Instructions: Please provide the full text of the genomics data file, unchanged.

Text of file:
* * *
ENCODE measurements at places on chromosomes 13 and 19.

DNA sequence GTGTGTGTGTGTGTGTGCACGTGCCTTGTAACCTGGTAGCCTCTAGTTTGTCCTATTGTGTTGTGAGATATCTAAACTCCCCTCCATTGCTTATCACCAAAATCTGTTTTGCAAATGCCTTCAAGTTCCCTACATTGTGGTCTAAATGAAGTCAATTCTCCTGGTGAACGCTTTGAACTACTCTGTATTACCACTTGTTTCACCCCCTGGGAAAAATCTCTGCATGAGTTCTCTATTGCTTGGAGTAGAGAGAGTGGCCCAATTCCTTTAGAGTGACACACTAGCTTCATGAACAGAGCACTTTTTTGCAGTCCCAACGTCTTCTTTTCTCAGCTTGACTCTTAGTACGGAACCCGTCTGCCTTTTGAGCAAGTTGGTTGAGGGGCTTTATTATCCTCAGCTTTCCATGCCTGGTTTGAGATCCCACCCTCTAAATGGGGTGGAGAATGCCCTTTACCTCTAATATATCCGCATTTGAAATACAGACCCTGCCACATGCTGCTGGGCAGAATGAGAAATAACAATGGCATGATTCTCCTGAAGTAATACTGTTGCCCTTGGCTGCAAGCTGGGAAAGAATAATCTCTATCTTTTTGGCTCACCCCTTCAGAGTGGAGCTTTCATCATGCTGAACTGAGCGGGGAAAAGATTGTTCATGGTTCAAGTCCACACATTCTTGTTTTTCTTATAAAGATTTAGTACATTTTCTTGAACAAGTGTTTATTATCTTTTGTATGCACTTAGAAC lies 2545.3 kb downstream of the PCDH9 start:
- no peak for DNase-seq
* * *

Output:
ENCODE measurements at places on chromosomes 13 and 19.

DNA sequence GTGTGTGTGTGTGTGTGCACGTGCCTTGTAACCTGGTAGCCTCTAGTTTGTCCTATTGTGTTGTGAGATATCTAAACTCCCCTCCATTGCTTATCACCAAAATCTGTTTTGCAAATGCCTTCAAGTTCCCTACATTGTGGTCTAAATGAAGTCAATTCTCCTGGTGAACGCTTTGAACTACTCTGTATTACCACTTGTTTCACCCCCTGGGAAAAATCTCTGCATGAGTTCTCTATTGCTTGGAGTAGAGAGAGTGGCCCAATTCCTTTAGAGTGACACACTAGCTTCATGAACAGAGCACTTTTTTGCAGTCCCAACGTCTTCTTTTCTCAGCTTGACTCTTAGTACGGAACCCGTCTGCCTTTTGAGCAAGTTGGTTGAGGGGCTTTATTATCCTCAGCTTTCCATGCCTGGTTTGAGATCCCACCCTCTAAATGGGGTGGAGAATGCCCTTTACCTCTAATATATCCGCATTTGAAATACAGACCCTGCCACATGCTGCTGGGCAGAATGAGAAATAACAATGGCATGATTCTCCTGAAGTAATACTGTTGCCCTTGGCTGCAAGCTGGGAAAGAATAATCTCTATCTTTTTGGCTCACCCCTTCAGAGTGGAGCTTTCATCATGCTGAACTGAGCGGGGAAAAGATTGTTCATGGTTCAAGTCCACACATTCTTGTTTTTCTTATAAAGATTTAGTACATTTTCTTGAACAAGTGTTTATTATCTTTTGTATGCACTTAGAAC lies 2545.3 kb downstream of the PCDH9 start:
- no peak for DNase-seq